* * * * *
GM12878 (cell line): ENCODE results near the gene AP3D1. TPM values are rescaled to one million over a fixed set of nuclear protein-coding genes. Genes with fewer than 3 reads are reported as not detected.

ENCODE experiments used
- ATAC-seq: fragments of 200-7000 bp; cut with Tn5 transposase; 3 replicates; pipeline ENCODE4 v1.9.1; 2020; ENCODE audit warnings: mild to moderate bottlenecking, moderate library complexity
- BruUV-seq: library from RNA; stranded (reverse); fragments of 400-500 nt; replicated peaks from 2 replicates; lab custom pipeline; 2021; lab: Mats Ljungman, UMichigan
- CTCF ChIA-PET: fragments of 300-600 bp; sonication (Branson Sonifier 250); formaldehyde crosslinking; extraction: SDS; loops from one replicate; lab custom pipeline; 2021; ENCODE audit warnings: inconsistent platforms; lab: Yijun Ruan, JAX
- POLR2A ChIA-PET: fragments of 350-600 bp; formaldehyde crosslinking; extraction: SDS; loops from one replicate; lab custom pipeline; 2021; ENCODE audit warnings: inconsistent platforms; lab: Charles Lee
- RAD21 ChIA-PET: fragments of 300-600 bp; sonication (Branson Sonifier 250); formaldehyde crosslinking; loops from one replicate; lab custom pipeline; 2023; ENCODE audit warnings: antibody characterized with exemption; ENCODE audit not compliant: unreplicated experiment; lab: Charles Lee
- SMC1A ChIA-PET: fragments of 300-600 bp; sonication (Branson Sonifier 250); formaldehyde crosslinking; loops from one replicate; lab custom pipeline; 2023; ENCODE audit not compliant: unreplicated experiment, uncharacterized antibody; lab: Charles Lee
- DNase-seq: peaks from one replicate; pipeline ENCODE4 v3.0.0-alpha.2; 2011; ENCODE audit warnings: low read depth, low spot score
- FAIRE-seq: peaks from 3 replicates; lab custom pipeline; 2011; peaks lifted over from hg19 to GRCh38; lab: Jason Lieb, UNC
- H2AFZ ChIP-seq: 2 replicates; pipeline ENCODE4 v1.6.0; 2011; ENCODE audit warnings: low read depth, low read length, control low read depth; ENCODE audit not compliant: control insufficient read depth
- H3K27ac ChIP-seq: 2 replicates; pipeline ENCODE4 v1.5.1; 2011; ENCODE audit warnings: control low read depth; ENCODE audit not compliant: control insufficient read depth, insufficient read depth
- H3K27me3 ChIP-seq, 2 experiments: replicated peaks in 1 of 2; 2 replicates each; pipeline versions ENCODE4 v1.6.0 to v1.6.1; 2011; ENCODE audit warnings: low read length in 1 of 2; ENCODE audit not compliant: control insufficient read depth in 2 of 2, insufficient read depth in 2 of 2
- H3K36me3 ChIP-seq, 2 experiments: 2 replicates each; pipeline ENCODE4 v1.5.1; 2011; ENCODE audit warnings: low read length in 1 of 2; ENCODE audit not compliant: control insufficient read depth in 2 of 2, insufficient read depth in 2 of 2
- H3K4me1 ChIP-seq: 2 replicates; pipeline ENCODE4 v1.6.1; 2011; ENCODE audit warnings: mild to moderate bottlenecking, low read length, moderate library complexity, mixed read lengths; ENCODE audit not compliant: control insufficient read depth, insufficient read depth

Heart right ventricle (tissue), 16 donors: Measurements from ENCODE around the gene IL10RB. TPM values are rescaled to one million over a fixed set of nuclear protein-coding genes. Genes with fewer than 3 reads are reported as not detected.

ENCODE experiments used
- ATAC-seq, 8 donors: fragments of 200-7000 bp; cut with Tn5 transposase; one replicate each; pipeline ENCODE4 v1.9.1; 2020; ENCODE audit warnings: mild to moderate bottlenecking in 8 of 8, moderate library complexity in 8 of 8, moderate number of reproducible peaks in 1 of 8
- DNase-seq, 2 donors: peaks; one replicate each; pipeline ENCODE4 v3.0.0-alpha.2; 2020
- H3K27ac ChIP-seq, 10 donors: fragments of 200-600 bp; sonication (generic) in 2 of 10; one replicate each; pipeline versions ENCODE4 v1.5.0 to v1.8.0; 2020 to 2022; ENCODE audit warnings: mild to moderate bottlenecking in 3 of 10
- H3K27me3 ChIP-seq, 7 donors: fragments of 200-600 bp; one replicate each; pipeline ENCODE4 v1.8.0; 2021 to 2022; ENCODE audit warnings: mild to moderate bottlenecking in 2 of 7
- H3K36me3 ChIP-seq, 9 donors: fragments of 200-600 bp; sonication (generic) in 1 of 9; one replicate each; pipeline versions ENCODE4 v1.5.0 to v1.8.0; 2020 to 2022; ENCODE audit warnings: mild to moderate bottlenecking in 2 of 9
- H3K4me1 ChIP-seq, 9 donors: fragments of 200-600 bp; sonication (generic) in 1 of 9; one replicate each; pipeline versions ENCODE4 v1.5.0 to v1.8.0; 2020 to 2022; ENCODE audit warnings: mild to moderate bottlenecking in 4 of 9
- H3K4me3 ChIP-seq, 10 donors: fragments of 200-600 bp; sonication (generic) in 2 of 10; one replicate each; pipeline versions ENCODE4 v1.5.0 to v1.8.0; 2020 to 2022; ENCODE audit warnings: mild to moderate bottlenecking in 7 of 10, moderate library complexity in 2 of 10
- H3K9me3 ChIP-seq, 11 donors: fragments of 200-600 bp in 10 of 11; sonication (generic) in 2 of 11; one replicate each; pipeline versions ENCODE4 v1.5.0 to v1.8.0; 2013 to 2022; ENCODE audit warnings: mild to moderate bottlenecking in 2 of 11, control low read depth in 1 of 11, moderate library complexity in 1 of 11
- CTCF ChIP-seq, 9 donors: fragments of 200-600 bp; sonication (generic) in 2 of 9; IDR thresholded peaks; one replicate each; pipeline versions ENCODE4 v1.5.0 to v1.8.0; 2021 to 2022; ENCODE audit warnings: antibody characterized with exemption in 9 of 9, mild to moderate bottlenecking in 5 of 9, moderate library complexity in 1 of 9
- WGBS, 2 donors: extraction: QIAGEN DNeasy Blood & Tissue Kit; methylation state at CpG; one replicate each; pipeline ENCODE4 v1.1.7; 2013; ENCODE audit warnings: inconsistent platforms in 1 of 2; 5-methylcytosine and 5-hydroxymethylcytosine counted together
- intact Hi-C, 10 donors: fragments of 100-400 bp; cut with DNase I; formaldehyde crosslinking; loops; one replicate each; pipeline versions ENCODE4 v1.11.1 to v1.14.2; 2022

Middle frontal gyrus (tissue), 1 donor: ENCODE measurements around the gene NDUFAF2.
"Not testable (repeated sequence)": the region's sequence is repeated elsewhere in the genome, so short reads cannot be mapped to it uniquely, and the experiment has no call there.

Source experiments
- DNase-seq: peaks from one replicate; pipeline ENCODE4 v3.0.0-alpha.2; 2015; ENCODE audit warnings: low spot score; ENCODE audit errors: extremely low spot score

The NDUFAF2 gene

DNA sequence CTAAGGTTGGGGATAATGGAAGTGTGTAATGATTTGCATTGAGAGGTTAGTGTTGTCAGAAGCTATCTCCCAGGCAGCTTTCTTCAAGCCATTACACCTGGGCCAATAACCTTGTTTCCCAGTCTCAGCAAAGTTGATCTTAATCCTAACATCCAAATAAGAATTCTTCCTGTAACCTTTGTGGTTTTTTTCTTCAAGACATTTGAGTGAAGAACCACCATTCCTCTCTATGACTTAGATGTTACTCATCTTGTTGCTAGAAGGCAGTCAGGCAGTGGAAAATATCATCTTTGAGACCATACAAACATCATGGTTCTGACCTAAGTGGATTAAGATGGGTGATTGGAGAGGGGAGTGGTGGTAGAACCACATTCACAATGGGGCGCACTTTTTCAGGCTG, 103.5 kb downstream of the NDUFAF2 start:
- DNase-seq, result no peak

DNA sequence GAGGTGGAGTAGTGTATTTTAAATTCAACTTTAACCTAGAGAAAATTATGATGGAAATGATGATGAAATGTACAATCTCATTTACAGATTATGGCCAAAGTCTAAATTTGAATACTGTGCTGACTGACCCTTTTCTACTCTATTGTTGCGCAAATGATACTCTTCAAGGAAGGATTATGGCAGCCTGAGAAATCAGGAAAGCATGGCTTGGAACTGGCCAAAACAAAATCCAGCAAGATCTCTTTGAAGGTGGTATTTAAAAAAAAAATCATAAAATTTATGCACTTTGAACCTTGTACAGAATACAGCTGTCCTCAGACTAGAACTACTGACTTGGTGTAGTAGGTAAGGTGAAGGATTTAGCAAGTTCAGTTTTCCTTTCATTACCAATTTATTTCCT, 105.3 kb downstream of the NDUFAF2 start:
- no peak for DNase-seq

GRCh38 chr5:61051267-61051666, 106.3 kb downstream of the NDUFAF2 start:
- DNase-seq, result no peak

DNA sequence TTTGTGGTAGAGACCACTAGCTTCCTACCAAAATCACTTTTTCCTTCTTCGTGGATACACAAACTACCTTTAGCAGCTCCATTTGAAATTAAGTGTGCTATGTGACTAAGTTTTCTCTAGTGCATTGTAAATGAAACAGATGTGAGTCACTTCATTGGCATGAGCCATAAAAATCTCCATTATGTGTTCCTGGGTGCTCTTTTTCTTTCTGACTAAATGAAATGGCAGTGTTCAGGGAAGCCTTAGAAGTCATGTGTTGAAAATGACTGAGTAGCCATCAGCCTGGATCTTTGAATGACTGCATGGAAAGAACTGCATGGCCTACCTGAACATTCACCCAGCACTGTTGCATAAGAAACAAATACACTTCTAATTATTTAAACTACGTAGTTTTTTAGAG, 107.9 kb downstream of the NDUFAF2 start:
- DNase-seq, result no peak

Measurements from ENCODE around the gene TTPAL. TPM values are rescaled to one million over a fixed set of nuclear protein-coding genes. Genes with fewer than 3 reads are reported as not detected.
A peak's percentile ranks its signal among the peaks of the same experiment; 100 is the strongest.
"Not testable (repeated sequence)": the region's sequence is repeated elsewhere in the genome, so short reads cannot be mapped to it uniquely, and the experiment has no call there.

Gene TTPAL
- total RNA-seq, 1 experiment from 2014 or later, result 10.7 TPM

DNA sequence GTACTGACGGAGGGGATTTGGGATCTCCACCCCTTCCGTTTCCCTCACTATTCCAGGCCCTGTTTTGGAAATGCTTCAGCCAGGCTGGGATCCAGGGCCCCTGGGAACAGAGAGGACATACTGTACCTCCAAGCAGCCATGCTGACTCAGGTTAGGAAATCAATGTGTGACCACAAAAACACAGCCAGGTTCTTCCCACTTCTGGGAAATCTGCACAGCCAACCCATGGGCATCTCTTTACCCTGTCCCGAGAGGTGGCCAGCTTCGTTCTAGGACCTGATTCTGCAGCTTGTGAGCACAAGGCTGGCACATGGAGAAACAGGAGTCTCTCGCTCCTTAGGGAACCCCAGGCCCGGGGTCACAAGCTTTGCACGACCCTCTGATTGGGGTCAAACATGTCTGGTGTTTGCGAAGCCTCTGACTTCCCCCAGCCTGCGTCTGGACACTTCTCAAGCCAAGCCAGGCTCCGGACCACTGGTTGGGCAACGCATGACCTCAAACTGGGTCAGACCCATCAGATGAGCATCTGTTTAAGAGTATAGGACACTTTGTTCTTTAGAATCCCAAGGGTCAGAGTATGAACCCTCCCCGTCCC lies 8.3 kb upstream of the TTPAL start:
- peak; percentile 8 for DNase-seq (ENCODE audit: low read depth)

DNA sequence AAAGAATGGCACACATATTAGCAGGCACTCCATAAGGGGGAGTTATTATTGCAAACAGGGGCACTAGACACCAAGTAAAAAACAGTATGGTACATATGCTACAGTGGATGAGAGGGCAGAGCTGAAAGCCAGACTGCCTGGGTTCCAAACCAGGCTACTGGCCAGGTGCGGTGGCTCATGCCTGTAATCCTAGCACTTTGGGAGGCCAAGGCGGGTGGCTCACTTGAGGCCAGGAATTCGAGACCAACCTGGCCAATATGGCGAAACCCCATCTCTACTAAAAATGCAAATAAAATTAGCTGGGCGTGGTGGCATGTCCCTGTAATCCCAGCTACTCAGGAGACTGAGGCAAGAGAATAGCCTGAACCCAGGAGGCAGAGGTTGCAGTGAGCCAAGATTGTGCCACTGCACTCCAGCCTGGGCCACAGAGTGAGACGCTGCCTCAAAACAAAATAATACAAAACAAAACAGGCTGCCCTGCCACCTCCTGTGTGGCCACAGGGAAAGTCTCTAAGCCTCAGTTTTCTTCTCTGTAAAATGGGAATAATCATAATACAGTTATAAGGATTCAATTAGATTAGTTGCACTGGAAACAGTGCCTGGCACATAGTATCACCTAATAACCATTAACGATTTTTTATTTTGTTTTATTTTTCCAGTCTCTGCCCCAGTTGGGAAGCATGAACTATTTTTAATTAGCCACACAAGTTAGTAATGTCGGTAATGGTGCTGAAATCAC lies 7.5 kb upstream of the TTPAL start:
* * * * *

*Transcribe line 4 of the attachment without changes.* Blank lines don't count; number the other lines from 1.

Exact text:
- BruUV-seq: library from RNA; stranded (reverse); fragments of 400-500 nt; replicated peaks from 2 replicates; lab custom pipeline; 2021; lab: Mats Ljungman, UMichigan